Charges Sought In Suspected Hijack Plot

This is an undated passport photo of Kerim Chatty, a 29-year-old swedish citizen arrested at the airport in Vaesteraas in central Sweden Thursday Aug. 29, 2002, after a gun was found in his carry-on luggage as he prepared to board a Ryanair flight to England. AP

Swedish officials are in contact with foreign authorities about a Swede of Tunisian origin suspected of planning to hijack an airplane, police said Sunday.

Swedish investigators have said they are looking for links between suspect Kerim Chatty and terror groups.

The FBI on Saturday visited a South Carolina flight school that Chatty briefly attended, the school's director Robert Sunday said. Chatty was accepted into the school in Conway, S.C., in September 1996 but flunked out a few months later, Sunday said.

"He was a very substandard student," said James Lamb, assistant chief flight instructor with the North American Institute of Aviation in Conway.

Meanwhile, the suspect's lawyer said his client, who denies any intention to seize a plane, converted to Islam after he attended the flight school.

Chatty, 29, was arrested Thursday with a gun in his carry-on luggage at a Swedish airport as he headed to an Islamic conference in Birmingham, England. He faces possible charges of planning to hijack a plane and illegal possession of a firearm.

A court hearing Monday will determine if formal charges should be filed and whether the suspect should be held as the investigation continues, Police spokesman Ulf Palm said.

At the hearing in Vasteras, prosecutors will lay out the case on which they plan to lay charges. The court will then be cleared as the judge hears from the suspect and his lawyer, and will decide whether to remand Chatty for further investigations, police spokesman Palm said.

Prosecutors then have a further two weeks to finalize their case. Palm said Chatty would probably be charged with planning a hijack or illegal possession of firearms and possibly further charges. He could face life imprisonment if found guilty.

Chatty was not being questioned by police on Sunday but was meeting his lawyer, Palm said.

Swedish investigators did not believe Chatty or any possible accomplices were connected to al Qaeda, the sources said. Instead they believe a copycat attack was being planned.

"There is nothing to suggest that this is al Qaeda," one Sapo police source told Reuters. "It's more likely that they are some kind of 'wannabes'."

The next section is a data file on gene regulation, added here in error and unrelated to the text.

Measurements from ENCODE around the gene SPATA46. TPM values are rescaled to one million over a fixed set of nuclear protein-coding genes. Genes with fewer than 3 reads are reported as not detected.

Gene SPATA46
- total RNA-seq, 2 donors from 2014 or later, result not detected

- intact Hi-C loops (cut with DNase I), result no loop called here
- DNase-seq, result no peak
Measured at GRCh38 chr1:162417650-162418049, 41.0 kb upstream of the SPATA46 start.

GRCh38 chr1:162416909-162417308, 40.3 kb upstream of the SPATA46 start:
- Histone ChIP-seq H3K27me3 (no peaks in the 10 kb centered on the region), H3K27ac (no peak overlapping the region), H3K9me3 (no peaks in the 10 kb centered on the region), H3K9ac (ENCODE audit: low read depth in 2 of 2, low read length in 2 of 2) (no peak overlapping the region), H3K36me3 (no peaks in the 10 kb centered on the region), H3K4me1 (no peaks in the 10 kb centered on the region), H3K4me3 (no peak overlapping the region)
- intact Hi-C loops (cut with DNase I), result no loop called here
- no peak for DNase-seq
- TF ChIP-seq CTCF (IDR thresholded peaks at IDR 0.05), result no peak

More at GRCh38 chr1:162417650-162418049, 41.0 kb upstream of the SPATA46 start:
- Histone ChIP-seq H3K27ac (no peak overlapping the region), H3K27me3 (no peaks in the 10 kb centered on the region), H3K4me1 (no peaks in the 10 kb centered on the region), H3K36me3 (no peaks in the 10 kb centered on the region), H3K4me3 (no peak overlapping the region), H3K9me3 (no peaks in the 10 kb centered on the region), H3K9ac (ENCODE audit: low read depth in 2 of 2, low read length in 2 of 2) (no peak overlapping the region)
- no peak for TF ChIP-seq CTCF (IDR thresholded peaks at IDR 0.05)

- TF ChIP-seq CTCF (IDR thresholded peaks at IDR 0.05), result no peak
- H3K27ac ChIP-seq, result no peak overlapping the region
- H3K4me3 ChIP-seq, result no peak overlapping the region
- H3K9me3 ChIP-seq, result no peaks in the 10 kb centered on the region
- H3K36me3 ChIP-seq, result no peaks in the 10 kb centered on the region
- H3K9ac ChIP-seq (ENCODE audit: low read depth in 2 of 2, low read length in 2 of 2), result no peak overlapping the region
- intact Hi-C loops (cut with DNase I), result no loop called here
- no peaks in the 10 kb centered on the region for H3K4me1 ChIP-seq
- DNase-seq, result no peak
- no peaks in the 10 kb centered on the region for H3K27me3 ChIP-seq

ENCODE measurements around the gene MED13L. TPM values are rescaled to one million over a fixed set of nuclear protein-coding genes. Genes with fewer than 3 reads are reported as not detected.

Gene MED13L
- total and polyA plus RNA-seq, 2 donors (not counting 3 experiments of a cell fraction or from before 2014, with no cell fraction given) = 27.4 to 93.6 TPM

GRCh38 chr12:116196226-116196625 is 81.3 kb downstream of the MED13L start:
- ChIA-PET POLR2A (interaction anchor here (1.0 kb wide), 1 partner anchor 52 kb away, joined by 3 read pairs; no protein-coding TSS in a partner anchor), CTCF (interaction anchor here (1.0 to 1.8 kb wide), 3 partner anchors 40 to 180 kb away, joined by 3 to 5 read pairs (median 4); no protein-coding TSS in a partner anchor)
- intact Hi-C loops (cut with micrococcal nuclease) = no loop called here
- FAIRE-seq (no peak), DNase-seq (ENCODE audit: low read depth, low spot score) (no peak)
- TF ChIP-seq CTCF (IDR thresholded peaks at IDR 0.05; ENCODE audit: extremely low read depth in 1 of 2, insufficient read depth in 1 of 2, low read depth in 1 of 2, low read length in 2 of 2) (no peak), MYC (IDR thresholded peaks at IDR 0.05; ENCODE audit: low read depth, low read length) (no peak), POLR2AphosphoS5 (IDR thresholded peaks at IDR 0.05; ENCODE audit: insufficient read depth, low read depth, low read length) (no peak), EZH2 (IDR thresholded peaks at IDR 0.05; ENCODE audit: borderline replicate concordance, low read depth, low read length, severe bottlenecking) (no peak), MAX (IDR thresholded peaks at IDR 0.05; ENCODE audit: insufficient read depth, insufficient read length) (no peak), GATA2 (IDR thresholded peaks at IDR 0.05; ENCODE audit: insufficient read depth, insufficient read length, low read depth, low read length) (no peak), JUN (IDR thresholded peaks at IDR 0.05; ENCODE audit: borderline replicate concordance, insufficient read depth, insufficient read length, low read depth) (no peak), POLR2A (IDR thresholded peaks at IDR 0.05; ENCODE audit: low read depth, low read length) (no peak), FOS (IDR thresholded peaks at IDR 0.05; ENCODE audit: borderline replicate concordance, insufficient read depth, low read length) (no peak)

Still, officials were not taking any chances. Palm said investigators were in contact with "foreign authorities." He declined to give more details or comment further about a possible motive.

"We hope to reveal more information during next week," Palm said. "Now the investigation is in a hectic stage."

Margareta Linderoth, the director of the national security police, said Saturday that officials were looking for any links between Chatty and terrorist groups. But she said that was not the only line of investigation.

Swedish intelligence and security police sources told Reuters four other men, including an explosives expert, were being sought in connection with the incident at Vasteras airport, a claim Linderoth denied.

"I have never heard that the man has planned to do what you say he has," she told Reuters. "We are not looking for four other men."

One security police source said the government had instructed the agency to play down the incident, which comes at a sensitive time for Sweden, two weeks before a general election on September 15. Highlighting the gravity of the incident, the Swedish government briefed opposition leaders on Saturday.

Defense lawyer Nils Uggla said Chatty, whose father is from Tunisia and mother is from Sweden, converted to Islam "three or four years ago" — after attending flight school. He confirmed Chatty was heading to the Birmingham Islamic conference as police have said.

At least three of the hijackers involved in the Sept. 11 attacks attended or visited flight schools in the United States.

The British tabloid The Mail on Sunday quoted Chatty's parents as saying their son's interest in Islam deepened after he met a group of Muslims at the U.S. flight school.

They told the newspaper that he was "studying at a Muslim school" in Saudi Arabia at the time of the Sept. 11 attacks.

"I cannot understand why he had that gun with him. I know it must be a mistake. He would never have hijacked that plane," his mother, Gunilla, was quoted as saying.

Uggla has said Chatty has an explanation for why he had the gun in his toiletries bag as he boarded a Ryanair flight to London at Vaesteraas airport, 60 miles northwest of Stockholm. Uggla said he could not elaborate because of a gag order.

The Swedish tabloid Aftonbladet said Chatty was questioned in Sweden about contacts with radical Muslim groups after the Sept. 11 attacks. The information could not immediately be confirmed.
  • Brian Dakss

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